This watch chain was made by James M. Daigh of Perry, Illinois, when he was mining gold in California in 1849. Daigh, a native of Virginia, had settled in Illinois during the 1820s and amassed more than 200 acres of land in Pike County.
This plate fragment came from the home site of Alexander Clark, an African American blacksmith living in New Philadelphia, Illinois, in the mid-1800s. It shows a portion of a bridge and person bridling a horse, an image that can also be found near the center of a transfer print plate with the image “Rural Scenery.”
Rarely are completely intact artifacts found during archaeological explorations. It is up to archaeologists and anthropologists to use their knowledge and skill to find the missing pieces in order to tell the rest of the story. This plate fragment was recovered from excavations at New Philadelphia, an African American settlement in western Illinois founded by Free Frank McWhorter, a former slave.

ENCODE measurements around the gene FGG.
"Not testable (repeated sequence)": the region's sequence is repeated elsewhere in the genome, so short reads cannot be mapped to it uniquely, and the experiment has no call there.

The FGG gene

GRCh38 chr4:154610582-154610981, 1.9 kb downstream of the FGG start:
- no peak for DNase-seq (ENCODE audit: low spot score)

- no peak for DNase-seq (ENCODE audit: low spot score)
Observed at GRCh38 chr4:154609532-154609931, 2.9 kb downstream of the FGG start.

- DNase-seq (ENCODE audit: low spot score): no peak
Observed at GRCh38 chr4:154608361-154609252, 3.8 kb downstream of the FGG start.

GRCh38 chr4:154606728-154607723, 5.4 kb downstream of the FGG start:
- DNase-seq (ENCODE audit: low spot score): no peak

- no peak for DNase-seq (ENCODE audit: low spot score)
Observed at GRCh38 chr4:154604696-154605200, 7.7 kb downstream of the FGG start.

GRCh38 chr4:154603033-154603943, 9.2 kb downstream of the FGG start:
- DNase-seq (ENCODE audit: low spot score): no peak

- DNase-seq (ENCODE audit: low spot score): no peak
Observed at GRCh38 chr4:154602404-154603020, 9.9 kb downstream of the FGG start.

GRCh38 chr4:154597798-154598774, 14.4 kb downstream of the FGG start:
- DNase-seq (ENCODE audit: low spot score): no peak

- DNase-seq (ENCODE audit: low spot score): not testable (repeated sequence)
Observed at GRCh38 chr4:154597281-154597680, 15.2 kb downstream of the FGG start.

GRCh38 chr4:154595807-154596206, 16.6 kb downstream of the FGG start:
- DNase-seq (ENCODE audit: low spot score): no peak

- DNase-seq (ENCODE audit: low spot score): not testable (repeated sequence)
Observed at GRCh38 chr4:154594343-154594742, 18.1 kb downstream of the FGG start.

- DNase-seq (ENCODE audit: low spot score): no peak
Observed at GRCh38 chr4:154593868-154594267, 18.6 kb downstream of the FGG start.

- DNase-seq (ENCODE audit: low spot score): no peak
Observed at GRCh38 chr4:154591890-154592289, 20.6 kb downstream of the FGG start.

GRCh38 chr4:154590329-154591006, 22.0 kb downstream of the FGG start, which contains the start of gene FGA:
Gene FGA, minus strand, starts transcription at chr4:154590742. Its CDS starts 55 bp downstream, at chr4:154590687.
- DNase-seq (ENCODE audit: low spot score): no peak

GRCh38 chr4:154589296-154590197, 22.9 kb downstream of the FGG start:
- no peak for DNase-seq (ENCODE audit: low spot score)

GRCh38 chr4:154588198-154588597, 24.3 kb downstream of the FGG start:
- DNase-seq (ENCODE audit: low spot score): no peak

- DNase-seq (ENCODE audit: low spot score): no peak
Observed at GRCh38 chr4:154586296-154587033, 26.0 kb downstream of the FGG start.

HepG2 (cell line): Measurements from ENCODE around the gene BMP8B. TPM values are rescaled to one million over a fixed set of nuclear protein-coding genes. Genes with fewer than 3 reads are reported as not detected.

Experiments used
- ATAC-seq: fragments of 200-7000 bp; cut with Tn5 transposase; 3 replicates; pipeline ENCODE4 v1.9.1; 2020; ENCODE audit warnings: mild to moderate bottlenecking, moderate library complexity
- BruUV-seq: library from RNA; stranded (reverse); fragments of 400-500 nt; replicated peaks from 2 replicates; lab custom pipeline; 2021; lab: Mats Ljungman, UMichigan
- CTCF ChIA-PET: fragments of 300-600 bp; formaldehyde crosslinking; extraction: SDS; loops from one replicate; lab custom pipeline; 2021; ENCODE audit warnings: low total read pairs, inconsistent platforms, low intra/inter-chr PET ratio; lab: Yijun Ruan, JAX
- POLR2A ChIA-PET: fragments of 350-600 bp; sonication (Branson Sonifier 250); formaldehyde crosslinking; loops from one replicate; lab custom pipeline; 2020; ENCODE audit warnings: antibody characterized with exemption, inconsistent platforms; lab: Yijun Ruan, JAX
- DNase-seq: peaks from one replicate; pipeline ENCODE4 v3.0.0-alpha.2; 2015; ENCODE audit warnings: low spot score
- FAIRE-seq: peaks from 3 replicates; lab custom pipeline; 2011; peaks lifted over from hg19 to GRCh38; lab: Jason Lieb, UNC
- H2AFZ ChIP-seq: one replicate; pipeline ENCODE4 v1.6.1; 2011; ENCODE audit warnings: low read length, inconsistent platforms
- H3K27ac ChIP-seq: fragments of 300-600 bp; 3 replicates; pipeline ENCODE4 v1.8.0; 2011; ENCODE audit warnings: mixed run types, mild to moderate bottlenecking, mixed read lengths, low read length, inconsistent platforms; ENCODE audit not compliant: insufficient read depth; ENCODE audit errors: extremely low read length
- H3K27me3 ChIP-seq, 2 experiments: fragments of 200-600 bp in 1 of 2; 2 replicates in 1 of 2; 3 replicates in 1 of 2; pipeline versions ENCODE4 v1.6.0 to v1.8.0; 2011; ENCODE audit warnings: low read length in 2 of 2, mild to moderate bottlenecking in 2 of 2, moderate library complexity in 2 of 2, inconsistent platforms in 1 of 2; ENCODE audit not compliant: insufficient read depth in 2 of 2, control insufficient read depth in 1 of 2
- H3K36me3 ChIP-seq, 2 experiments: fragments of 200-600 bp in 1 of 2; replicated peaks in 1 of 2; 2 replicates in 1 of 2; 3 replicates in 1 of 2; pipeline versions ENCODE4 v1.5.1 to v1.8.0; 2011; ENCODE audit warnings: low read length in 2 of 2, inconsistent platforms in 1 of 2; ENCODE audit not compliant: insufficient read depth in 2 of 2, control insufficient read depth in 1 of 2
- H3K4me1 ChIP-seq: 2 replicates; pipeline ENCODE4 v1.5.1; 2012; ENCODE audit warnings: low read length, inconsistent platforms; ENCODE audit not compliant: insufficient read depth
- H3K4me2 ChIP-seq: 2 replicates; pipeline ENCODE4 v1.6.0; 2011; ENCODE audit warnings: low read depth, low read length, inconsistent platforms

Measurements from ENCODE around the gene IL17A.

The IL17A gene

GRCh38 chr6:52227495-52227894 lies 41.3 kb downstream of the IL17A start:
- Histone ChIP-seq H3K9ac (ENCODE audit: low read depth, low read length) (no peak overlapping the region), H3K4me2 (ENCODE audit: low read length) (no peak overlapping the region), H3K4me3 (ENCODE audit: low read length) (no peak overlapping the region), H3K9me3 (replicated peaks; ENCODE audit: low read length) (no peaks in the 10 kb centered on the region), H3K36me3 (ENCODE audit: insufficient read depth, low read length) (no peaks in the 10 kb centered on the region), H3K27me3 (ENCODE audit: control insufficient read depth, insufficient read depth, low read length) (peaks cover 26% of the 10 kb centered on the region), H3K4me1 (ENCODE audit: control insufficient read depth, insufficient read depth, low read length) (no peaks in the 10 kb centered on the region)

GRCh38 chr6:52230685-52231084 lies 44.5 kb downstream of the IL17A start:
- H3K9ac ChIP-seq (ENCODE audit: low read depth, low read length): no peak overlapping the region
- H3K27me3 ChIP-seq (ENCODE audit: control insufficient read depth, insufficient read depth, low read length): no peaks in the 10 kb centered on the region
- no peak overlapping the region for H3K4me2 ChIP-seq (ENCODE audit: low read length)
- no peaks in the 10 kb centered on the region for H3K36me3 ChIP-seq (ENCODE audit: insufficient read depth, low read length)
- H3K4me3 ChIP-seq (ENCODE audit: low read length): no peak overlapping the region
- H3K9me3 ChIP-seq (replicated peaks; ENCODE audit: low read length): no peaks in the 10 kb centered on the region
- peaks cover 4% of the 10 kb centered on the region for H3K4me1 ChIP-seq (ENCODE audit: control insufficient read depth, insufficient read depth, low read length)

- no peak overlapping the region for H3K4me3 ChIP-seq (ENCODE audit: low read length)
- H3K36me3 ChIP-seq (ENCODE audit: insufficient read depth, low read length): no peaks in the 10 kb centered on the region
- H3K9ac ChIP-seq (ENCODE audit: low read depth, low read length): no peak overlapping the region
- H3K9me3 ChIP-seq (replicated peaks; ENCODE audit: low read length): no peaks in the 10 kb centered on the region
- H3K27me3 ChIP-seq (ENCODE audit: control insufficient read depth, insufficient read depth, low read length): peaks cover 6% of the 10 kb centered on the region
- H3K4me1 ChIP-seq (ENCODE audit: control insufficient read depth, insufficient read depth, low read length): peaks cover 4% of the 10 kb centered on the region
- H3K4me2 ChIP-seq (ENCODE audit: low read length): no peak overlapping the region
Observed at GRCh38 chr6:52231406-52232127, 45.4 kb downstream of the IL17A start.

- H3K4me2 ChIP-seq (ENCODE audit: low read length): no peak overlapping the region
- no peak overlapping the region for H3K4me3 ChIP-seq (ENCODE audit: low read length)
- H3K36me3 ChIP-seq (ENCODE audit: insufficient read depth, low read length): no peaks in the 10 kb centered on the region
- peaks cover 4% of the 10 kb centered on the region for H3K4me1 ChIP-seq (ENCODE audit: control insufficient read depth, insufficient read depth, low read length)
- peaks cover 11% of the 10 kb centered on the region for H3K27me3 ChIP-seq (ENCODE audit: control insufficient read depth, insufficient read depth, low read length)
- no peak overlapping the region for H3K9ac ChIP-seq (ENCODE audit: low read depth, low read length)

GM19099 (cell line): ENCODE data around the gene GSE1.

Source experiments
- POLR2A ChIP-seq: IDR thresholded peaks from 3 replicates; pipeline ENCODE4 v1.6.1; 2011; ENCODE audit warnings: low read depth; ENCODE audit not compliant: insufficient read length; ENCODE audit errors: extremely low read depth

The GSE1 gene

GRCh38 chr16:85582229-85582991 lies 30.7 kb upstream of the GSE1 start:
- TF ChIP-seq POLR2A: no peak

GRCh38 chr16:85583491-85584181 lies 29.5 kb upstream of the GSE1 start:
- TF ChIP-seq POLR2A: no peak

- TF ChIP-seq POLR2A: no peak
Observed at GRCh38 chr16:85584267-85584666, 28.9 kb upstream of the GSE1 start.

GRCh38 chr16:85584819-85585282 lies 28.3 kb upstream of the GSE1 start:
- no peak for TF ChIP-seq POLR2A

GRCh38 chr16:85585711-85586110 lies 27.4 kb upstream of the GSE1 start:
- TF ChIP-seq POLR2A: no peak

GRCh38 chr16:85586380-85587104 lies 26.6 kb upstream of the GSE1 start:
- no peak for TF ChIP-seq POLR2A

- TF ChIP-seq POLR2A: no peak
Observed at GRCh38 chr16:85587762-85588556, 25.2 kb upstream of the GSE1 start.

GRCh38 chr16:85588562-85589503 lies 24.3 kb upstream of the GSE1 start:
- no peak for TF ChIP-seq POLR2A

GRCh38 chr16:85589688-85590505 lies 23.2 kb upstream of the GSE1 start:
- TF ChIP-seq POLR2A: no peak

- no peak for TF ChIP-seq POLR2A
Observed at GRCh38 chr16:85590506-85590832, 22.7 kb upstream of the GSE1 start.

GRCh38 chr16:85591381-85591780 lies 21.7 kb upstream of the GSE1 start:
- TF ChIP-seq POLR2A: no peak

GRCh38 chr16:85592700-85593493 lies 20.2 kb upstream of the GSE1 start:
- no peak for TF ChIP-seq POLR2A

The Illinois State Museum was seeking a pair of white-tailed bucks (Odocoileus virginianus) with their antlers locked in combat for a habitat exhibit, when in 1984, two hunters in Pike County happened upon just such a scene. Jerome Martin of Pleasant Hill and Sam Mathews of Riverton encountered these bucks while hunting in the hills near Rockport, an unincorporated town in western Pike County.